Nov 27, 2018

Q&A with Magda Martinez

by: Laura Kochman

Meet our new Chief Operating Officer, Magda Martinez. She is a writer, vocalist, educator, and performer, and a member of Las Gallas, a Philadelphia-based artist collective. After 16 years as Director of Programs at Fleisher Art Memorial, she’s here to help shape the strategic vision for Mural Arts. We’re all getting to know each other, so we asked her a few questions.

What do you love about Philadelphia? 

I love the people in Philadelphia. Having grown up in New York City, when I first moved here there was a part of me that said, “Ah, what have I done?” Because the Philadelphia of 25 years ago was very different from the Philadelphia of now. I would go out and I would want to eat late, and nothing was open. Like nothing. Not even diners. And I thought, “How can I live here?”

But what’s really kept me here is the people, and the opportunities that I’ve had here that I’m not sure I would have had in New York. I think because New York is just bigger, there are more layers that you have to go through in order to get to people. Here, the number of layers is much smaller and there are people I’ve met that I probably wouldn’t have met and interacted with in New York. Now, it’s home. I’ve been here over 20 years. I’ve been afforded a lot of opportunities to be able to pursue the things that are meaningful to me as a human being.

I know that you're an artist—does that perspective influence your day-to-day work in the arts?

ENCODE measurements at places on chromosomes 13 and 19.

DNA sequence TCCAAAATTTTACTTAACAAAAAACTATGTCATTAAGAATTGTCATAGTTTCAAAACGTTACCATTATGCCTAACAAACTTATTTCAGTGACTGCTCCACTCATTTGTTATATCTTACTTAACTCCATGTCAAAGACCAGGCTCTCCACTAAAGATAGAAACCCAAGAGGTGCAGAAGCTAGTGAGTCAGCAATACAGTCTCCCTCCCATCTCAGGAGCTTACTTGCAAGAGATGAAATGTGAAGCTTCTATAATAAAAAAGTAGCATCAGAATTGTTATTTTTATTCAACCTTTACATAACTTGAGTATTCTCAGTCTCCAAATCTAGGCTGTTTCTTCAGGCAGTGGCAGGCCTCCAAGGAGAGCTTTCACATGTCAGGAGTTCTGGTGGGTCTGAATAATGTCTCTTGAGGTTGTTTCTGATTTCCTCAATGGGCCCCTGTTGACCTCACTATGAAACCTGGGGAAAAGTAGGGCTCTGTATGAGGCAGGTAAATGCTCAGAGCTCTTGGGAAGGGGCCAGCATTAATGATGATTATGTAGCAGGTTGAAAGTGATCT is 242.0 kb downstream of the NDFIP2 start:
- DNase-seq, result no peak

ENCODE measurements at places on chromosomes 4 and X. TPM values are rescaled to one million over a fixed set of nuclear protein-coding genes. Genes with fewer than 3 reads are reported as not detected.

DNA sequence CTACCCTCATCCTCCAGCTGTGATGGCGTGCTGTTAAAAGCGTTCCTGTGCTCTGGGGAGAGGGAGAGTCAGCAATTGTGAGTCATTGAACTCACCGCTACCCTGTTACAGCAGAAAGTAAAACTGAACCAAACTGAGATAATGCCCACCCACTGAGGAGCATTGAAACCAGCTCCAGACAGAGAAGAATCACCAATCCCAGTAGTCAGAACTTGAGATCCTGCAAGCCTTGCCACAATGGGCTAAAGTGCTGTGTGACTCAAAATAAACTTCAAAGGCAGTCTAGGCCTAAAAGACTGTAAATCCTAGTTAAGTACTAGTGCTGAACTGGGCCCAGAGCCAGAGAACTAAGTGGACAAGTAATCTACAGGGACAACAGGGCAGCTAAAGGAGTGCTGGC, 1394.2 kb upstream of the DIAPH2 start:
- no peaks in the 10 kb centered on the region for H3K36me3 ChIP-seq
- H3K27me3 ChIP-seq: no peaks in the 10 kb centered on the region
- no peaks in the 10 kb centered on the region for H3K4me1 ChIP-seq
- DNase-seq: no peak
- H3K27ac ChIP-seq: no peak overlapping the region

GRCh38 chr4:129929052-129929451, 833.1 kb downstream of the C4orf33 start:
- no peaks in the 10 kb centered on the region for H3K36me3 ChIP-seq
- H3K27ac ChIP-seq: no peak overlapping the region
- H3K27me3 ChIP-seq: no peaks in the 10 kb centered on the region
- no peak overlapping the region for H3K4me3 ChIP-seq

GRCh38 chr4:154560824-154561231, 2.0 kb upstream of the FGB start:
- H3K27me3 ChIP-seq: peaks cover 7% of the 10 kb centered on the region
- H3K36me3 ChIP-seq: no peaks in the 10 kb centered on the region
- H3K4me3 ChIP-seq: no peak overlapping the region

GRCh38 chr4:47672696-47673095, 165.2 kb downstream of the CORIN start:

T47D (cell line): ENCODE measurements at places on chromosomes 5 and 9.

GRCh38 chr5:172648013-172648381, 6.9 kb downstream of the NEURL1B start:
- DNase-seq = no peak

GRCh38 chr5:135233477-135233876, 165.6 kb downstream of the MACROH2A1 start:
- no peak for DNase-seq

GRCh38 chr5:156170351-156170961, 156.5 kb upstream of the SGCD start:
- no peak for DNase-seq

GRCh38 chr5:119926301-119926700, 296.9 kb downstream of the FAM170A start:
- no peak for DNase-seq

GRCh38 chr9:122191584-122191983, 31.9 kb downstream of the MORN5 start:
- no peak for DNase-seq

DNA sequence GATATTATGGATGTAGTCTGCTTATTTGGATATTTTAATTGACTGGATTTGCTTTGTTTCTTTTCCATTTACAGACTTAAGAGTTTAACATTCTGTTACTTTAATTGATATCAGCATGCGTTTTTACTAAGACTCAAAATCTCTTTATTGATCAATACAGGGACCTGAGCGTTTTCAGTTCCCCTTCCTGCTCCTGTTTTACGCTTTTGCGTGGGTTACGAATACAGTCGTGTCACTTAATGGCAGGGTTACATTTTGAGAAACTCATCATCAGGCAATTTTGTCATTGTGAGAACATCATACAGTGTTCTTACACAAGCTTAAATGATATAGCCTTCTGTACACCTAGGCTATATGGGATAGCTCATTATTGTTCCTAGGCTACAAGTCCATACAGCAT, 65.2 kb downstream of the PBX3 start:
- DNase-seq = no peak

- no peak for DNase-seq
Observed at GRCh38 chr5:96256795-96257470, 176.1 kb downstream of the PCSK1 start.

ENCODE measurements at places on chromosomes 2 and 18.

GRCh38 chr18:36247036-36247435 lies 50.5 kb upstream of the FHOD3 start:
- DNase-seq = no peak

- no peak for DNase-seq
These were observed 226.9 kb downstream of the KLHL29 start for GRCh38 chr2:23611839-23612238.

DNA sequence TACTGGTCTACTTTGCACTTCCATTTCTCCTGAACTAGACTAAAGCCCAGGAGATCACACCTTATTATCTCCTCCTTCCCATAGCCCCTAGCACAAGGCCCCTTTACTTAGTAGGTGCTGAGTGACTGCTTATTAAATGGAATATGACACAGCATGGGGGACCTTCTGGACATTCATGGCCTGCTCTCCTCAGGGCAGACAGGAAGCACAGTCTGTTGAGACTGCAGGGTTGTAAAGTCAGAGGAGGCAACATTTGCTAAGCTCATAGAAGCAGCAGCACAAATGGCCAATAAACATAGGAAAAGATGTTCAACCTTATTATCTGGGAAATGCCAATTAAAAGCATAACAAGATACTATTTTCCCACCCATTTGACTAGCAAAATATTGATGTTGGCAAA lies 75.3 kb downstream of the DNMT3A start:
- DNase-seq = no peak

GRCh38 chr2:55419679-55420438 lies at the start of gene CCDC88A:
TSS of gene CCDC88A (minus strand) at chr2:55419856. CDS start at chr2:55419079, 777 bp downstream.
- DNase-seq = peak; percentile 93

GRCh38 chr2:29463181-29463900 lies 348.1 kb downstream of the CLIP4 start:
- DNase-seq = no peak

Yes. I don’t think I could do one without the other. I think people think about those two things as an either/or proposition. And some days they are—sometimes I go home and I’m so tired from my administrative job that I look at my writing journals longingly. And I’m thinking about things that I want to write about, but I literally don’t have the energy to do it. But I also know that when I do write, I’m better. I’m better as a person, but I’m also better at my job because that creative act is feeding me.

Long ago, I made the decision that I wanted to—as an artist—create spaces for artists that I wish people had created for me. I was a teaching artist for 10 years before I took a full-time administrative job. When I took it, I was really clear that I wanted to set up artist residencies in the way I wish people had set up artist residencies for me.

At Fleisher, that meant I’d go and visit artists as often as I could at their sites. I’d try to place artists at a site or in schools over the course of two or three years, so that they were developing relationships and weren’t this UFO that landed and then left. I would do things like pay people for prep time and meeting time, offer people the opportunity to develop.

We call them teaching artists for a reason. They’re not just teachers and they’re not just artists. They’re not being just one of those identities when they’re in the room. For me, administrative work and supervision of other people is a creative act. It’s important for me to really look at the people that I’m interacting with and think, “What are the opportunities that I can afford them?”

Now that you've been part of Mural Arts for a few months, is there anything that has surprised you? 

I don’t know if I would use the word surprised, but I would use the word impressed. What’s impressed me is the extent of people’s commitment to work that is really hard. Work that asks a lot of them. It’s impressive, the level of commitment that people have to the art, but also to this idea of the impact that the art has on all of us as human beings.

Last updated: Nov 27, 2018

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RA Friedman says